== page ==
10

I was confident to have at least some basic understanding of Python's scope system. Now I get an error and unfortunately I'm not even able to write a good code snippet for reproduction so far. I tried to reproduce it in a new small project, but everything works as I expect there :-/

I can only describe what I do and hopefully somebody detects a pattern and can tell me what possibly goes wrong here.

At first there is a python file x.py which implements a class X.

In some other python file, there is the following string:

code="""
...
from x import X
...
class Y(X): # does not crash here, ...
    def __init__(self):
        X.__init__(self) # ... but here
        ...
foo=Y()
"""

You can assume that python is able to find the x module. At some place, I try to execute that:

exec(code, globals(), locals())

And now I get the NameError. It tells me that X is not defined when it tries to call it's constructor. It was obviously defined a few lines above.

If I modify Y.__init__ with adding from x import X as first line, it works. But why the hell do I have to import it again there?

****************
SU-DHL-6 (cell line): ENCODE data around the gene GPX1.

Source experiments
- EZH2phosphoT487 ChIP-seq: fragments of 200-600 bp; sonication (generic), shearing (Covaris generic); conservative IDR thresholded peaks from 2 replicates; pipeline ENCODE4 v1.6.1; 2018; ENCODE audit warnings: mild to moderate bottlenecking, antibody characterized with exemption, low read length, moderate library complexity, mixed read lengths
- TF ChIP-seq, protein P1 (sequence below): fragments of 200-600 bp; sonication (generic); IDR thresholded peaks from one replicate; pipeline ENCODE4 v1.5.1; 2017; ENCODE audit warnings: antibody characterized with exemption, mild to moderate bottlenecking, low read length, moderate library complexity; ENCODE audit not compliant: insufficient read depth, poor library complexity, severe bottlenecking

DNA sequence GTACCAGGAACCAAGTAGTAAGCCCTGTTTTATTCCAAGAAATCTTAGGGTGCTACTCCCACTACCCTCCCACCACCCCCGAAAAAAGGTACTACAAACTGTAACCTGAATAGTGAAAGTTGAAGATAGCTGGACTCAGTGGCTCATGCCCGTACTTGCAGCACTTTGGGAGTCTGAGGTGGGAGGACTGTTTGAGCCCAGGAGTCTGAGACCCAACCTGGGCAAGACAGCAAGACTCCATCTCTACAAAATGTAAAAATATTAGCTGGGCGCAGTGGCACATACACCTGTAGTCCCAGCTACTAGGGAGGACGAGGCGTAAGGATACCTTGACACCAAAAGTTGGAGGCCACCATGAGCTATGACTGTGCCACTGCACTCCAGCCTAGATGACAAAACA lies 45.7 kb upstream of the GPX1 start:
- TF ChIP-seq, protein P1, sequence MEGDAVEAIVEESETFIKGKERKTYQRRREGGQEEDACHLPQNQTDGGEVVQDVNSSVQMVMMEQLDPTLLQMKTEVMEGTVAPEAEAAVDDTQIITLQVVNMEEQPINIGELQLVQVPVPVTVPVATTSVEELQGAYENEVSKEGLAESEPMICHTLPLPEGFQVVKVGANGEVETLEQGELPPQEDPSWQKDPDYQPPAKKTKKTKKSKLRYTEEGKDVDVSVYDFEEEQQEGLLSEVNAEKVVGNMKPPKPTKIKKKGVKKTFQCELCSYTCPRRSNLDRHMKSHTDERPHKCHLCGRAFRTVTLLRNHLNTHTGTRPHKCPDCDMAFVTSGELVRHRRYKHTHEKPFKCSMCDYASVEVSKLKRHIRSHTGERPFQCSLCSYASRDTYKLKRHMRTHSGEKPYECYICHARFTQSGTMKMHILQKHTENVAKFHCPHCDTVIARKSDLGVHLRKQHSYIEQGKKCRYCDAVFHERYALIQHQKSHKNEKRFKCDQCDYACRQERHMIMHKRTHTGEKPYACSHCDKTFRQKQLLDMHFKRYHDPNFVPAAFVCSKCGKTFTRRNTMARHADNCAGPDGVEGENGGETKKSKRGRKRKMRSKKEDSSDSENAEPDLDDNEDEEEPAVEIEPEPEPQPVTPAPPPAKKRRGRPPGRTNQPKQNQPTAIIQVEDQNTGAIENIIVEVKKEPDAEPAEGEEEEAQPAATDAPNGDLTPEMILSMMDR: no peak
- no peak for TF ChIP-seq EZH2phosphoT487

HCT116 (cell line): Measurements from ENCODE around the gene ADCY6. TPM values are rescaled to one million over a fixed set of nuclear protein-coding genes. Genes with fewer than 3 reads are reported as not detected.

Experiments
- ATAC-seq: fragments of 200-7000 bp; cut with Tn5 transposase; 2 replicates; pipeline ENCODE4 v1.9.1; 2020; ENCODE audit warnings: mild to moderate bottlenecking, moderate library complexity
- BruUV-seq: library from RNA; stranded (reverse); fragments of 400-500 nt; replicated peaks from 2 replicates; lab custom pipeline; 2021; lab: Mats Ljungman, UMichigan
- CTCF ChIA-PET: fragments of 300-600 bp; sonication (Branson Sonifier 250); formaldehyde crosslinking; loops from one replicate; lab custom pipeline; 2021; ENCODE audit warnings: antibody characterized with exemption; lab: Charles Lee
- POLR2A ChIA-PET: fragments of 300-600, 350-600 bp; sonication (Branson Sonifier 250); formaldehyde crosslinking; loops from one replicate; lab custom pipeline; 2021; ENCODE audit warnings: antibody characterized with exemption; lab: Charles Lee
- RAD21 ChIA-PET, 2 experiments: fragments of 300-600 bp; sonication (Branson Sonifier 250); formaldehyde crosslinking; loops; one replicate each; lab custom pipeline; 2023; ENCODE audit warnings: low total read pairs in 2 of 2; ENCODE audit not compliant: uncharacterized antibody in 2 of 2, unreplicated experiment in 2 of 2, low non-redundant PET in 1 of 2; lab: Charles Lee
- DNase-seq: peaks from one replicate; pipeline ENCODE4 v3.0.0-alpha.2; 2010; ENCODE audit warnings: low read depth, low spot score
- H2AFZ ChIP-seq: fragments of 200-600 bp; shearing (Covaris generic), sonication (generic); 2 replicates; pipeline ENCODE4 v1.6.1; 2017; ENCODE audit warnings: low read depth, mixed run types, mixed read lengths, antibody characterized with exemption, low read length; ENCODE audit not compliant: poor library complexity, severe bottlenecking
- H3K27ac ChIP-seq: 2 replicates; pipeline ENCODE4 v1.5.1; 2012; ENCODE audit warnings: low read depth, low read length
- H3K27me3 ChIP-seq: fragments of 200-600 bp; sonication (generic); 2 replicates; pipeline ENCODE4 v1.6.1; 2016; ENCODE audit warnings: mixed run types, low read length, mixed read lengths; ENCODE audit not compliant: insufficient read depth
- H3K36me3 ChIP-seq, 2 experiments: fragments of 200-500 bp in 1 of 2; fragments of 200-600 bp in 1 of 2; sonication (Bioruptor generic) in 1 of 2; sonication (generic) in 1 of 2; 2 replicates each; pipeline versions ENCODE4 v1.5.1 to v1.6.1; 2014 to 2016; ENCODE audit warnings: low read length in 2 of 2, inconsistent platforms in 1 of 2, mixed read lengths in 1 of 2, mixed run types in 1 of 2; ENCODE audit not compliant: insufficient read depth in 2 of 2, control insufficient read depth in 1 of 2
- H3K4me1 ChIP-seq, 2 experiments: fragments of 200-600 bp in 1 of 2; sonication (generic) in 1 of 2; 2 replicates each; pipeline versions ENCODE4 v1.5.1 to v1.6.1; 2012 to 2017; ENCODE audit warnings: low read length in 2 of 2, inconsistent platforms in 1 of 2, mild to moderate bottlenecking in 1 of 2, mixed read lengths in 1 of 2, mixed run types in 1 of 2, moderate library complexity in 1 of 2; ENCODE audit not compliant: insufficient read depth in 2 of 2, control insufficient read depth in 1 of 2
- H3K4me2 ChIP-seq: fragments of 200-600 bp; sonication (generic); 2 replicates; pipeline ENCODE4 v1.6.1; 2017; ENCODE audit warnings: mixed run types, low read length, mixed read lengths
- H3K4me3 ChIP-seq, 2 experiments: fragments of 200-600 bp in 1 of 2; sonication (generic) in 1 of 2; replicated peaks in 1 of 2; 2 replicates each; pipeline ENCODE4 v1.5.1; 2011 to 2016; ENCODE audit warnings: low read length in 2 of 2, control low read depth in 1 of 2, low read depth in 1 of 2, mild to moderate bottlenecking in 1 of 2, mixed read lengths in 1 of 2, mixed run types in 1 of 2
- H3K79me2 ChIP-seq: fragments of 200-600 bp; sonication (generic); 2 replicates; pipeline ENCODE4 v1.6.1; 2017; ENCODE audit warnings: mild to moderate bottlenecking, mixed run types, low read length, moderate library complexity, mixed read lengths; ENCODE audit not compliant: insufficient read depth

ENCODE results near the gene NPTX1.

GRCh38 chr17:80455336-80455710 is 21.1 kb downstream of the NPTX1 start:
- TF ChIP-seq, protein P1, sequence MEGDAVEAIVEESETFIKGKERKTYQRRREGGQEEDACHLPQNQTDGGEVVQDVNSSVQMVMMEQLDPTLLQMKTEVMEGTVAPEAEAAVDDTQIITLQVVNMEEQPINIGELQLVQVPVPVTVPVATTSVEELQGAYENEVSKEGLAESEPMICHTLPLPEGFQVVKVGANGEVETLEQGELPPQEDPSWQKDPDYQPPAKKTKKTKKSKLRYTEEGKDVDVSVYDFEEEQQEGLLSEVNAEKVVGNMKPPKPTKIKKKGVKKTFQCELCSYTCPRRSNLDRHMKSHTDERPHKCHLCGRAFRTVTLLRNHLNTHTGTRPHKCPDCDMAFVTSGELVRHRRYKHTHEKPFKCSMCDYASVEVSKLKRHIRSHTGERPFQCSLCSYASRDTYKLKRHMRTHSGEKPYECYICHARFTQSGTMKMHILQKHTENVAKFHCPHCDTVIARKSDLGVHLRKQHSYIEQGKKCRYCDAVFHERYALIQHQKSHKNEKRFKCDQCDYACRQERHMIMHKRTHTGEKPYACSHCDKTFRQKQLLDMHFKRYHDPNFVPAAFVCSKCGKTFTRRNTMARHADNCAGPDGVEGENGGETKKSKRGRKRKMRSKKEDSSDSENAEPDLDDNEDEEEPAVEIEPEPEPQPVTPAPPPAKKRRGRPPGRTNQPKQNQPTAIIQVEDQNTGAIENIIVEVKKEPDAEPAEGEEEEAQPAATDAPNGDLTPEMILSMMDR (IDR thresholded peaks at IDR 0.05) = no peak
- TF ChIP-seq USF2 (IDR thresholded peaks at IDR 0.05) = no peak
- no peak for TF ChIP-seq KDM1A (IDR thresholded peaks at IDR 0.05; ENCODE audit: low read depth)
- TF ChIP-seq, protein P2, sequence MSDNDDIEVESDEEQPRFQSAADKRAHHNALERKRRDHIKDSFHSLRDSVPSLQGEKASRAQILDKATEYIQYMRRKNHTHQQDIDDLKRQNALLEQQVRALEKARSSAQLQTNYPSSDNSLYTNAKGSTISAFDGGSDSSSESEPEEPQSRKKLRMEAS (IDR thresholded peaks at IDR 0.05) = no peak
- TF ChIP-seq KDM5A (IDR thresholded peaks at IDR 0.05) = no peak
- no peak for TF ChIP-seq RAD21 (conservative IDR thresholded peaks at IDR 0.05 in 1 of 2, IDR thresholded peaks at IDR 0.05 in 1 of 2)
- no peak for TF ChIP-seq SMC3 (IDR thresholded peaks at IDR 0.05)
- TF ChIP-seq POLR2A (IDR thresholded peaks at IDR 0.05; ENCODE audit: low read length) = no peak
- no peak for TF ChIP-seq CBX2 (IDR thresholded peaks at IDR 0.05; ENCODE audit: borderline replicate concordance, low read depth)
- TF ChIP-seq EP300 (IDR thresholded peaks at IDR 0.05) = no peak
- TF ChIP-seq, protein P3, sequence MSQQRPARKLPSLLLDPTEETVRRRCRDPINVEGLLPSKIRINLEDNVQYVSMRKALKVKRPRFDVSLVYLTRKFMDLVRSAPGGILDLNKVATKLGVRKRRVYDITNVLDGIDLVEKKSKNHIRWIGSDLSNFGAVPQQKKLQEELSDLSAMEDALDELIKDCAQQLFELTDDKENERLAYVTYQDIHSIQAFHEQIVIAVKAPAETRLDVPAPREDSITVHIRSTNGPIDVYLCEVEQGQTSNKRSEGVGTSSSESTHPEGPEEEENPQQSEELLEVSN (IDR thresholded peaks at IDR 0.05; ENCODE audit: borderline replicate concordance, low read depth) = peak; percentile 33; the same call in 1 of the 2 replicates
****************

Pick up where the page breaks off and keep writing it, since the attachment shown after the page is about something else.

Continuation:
As already indicated, the actual code is more complex and does more things. In an unlucky case, my posting does not even show the part which actually leads to the problem. But maybe you have some general ideas, how one can get such a behaviour.

13
  • Just out of curiosity, why call X.__init__(self) and not X(self) Apr 30, 2015 at 23:18
  • 3
    I don't immediately see the problem, and it depends what else has happened to the global namespace, but usually you'd use super(Y, self).__init__() for such a case and avoid the whole issue. Apr 30, 2015 at 23:24
  • ... well, just because I wasn't aware of that shortcut. But using it doesn't change anything about the error :(
    – ginger
    Apr 30, 2015 at 23:25
  • Nothing changes the global namespace between the definition of Y and the instantiation which crashes. There really really is no code inbetween.
    – ginger
    Apr 30, 2015 at 23:27
  • 1
    There is nothing wrong in what you have shown. what are the lines you are not showing? Apr 30, 2015 at 23:27

2 Answers 2

9

This is just a guess, because you haven't shown us enough code, and what you've shown us doesn't actually reproduce the problem, but…

If you're doing this exec inside a function, then locals() and globals() are going to be different. In which case the code will be executed as if it were inside a class definition. So, it'll be (sort of) as if you did this:

class _:
    from x import X
    class Y(X): # does not crash here, ...
        def __init__(self):
            X.__init__(self) # ... but here
    foo=Y()
del _

(I previously thought you'd have to also be doing something like Y() outside the exec, but user2357112's answer convinced me that isn't necessary.)

If that's your problem, you may be able to fix it by just calling exec(code, globals(), globals()) or exec(code, locals(), locals()). (Which one is appropriate, if either, depends on what you're actually trying to do, of course, which you haven't told us.)

5